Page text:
above the risk-free rate
22




23
Large stocks: 13.3 – 3.8 = 9.5%
Small stocks: 17.6 – 3.8 = 13.8%
Long-term corporate bonds: 5.9 – 3.8 =2.1%
Long-term government bonds: 5.5 – 3.8 = 1.7%
Expected returns: Using forecasted
returns with probability

24
A stock analyst projects the future
performance of a company XYZ’s stock.
A today’s price is \$100.00
State of
Rate of
Economy Probability Return Price
Recession
30%
-13% \$87.00
Boom
70%
15% \$115.00
25
Calculating the Expected Rate of
Return
^
r = expected rate of return.

r =
n
 rP .
i
i
i=1
^
r = -13% (0.3) + 15% (0.7)
= 6.6%
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Calculating Standard Deviation
using Probability Distribution
  Standard deviation
 
Variance


2
 2


   ri  r  Pi

i 1 
n
 (.13  .066) 2 .3  (.15  .066) 2 .7
 .0165
 .128 or 12.8%
Calculating return and risk of portfolio



A portfolio is a collection of assets
An asset’s risk and return is important in how
it affects the risk and return of the portfolio
The risk-return trade-off for a portfolio is
measured by the portfolio expected return
and standard deviation, just as with individual
assets
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Calculating return and risk of portfolio

Example: Suppose you had \$1 million to invest
on stocks. You bought stock A for \$500,000,
stock B for \$250,000, and stock C for \$250,000,
respectively. Your brokerage firm sent the
following projections on these stocks. What are
the portfolio’s expected returns and standard
deviations?
Returns
State of
Economy Probability Stock A
Boom
0.4
10%
Bust
0.6
8%
Stock B
15%
4%
Stock C
20%
0%
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Calculating returns and risk of
portfolio

Step One: Calculate the weighted average of
returns for each of given economy status



Expected Return of portfolio for “Boom” Economy
= (500K/1,000K)10% + (250K/1,000K)15% + (250K/1,000K)20%
= 13.75%
Expected Return of portfolio for “Bust” Economy
= 5%
Step Two: Compute the expected return of
portfolio as we did for the single stock
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Calculating Return and Risk: Portfolio
Case
State of
Economy
Boom
Bust
Probability
0.4
0.6
1
Rate of
Return
13.75%
5.00%
30
Return Deviation
Expected from Expected Squared
Product Return
Return
Deviation Product
0.055
8.50%
0.0525
0.002756 0.001103
0.03
8.50%
-0.035
0.001225 0.000735
8.50%
0.001838
4.29%
Diversification

Portfolio diversification is the investment in
several different asset classes or sectors
Diversification can substantially reduce the variability of
returns
 This reduction in risk arises because worse than
expected returns from one asset are offset by better
than expected returns from another


Diversification is not just holding a lot of
assets
For example, if you own 50 internet stocks, you are not
diversified
 However, if you own 50 stocks that span 20 different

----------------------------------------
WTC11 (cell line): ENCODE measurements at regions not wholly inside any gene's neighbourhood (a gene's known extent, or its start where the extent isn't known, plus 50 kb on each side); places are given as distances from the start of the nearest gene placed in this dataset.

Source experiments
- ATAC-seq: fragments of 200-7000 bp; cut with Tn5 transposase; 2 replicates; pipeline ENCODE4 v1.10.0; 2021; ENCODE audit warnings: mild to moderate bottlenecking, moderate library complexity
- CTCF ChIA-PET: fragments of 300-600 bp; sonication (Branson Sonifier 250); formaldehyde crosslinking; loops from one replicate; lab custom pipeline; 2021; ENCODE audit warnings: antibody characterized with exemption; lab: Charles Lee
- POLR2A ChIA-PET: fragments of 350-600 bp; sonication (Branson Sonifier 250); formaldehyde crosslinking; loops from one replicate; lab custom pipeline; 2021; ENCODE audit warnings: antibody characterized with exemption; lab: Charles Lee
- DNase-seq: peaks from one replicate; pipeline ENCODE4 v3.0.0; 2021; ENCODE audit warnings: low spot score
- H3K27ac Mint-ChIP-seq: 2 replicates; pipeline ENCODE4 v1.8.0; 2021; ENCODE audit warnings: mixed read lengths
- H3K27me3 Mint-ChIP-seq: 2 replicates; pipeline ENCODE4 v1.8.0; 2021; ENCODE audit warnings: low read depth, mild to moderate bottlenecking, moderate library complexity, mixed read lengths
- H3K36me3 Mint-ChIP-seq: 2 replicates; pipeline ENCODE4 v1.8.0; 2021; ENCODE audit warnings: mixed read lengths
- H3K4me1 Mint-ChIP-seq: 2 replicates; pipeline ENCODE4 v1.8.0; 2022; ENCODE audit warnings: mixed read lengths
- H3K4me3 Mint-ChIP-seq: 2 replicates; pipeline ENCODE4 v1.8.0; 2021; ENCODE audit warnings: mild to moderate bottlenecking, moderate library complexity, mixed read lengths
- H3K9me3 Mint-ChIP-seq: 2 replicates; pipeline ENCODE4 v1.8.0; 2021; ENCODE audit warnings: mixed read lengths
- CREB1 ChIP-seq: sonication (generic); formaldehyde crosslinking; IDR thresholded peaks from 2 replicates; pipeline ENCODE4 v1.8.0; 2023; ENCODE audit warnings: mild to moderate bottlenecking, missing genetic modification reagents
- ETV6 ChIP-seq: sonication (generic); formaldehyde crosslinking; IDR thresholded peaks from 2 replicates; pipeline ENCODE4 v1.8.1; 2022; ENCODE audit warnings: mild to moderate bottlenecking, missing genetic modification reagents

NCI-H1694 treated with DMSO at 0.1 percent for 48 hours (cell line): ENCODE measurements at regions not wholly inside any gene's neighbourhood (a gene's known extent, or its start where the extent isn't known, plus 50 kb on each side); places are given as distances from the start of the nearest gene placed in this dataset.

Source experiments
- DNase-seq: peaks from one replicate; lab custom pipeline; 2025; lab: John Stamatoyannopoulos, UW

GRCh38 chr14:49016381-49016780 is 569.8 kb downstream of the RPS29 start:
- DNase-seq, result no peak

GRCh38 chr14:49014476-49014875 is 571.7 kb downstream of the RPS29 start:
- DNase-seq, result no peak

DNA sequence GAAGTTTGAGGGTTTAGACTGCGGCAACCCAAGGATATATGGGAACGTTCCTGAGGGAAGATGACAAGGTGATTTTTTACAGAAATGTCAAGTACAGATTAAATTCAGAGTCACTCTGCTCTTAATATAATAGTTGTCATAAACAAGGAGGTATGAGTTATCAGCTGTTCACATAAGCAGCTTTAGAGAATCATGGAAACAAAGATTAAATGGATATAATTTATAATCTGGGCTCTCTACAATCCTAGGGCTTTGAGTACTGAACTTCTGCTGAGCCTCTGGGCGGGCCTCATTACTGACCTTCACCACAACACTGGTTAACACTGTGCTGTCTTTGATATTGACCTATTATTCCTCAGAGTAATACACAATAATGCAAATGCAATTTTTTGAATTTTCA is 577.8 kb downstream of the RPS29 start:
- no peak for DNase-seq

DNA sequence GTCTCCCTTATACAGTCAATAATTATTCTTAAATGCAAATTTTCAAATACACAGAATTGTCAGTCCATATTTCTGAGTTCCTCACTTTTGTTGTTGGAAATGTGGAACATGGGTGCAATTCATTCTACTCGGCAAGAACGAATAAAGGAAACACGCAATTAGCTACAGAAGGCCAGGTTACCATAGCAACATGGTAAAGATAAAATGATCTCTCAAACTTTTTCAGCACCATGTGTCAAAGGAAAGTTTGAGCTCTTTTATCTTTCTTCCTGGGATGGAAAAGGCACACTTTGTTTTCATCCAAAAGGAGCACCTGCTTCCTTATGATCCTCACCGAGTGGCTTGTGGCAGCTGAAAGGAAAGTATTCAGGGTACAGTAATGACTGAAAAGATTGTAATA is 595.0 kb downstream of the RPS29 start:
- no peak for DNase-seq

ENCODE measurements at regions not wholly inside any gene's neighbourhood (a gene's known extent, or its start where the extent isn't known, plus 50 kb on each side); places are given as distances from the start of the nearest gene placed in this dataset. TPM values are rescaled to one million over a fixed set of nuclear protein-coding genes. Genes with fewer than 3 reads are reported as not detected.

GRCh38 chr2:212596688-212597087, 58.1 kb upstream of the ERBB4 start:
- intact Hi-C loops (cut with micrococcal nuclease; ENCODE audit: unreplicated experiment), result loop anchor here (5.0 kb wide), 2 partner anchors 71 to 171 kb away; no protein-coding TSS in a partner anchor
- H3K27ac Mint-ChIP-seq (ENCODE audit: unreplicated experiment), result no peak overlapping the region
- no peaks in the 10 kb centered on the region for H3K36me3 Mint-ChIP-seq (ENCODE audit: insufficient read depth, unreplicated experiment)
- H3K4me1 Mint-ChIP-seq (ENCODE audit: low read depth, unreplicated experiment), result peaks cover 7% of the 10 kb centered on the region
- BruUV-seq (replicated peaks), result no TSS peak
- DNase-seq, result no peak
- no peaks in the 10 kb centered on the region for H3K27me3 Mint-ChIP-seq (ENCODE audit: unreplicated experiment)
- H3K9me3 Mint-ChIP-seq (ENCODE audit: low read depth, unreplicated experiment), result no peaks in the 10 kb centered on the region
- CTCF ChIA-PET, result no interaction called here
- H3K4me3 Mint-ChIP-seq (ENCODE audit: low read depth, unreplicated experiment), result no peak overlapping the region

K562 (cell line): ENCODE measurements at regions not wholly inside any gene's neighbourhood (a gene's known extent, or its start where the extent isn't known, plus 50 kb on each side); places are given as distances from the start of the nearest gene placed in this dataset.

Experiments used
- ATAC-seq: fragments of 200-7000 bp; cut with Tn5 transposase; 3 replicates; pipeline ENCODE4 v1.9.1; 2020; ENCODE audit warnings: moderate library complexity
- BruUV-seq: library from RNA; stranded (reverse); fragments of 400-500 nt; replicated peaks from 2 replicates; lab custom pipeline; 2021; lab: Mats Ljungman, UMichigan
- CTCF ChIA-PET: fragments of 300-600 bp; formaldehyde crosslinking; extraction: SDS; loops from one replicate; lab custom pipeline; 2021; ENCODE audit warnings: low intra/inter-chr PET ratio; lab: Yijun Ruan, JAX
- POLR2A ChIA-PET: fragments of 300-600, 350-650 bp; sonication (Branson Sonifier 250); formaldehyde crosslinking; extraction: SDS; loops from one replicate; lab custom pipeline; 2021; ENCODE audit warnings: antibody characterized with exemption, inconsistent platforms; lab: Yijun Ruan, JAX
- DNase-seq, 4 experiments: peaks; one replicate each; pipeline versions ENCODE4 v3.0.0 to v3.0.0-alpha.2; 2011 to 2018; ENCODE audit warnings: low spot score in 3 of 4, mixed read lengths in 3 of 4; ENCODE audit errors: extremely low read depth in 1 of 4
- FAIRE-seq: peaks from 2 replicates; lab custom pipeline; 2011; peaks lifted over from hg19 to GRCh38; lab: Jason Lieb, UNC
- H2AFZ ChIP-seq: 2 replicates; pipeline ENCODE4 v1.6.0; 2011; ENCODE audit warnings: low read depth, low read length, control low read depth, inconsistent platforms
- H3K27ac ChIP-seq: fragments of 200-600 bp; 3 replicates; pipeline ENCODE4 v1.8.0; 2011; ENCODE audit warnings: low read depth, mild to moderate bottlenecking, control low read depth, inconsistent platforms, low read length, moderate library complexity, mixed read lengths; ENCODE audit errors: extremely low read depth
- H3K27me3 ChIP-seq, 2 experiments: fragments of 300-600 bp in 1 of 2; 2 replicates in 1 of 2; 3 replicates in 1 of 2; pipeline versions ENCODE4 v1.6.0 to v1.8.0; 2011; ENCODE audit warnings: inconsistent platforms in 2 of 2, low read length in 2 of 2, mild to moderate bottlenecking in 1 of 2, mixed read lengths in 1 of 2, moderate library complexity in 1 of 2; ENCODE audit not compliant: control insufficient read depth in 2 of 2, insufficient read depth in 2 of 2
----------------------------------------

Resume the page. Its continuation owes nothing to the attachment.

industries, then you are diversified

31
32
Correlation

Returns Distributions for Two Perfectly
Positively Correlated Stocks (correlation
= +1.0) and for Portfolio MM’
Stock M’
Stock M
Portfolio MM’
25
25
25
15
15
15
0
0
0
-10
-10
-10
33
Correlation

Returns Distribution for Two Perfectly
Negatively Correlated Stocks (Correlation =
-1.0) and for Portfolio WM
Stock W
.
25 .
.
0
.
.
.
25
15
-10
Stock M
.
25
.
15
15
0
0
-10
Portfolio WM
.
.
-10
. . . . .
Correlation
34
Total Risk

Total risk can be decomposed into
Unsystematic Risk
 Systematic Risk

36
Systematic Risk



Risk factors that affect a large
number of assets
Also known as non-diversifiable risk
or market risk
Includes such things as changes in
GDP, inflation, interest rates, etc.
37
Unsystematic Risk



Risk factors that affect a limited number
of assets
Also known as unique risk, assetspecific risk, diversifiable risk, and
company-specific risk
Includes such things as labor strikes,
part shortages, etc.
38
Pop Quiz:
Systematic Risk or Unsystematic Risk?




The government announces that inflation
unexpectedly jumped by 2 percent last month.
Systematic Risk
One of Big Widget’s major suppliers goes
bankruptcy.
Unsystematic Risk
The head of accounting department of Big Widget
announces that the company’s current ratio has
been severely deteriorating.
Unsystematic Risk
Congress approves changes to the tax code that
will increase the top marginal corporate tax rate.
Systematic Risk
39
40
Risk Reduction
(3)
Ratio of Portfolio
Standard Deviation to
Standard Deviation
of a Single Stock
(1)
Number of Stocks
in Portfolio
(2)
Average Standard
Deviation of Annual
Portfolio Returns
1
49.24 %
2
37.36
.76
4
29.69
.60
6
26.64
.54
8
24.98
.51
10
23.93
.49
20
21.68
.44
30
20.87
.42
40
20.46
.42
50
20.20
.41
100
19.69
.40
200
19.42
.39
300
19.34
.39
400
19.29
.39
500
19.27
.39
1,000
19.21
.39
1.00
41
Average annual
standard deviation (%)
49.2
Risk Reduction
Diversifiable risk
23.9
19.2
Nondiversifiable
risk
1
10
20
30
40
Number of stocks
1,000 in portfolio
The Principle of Diversification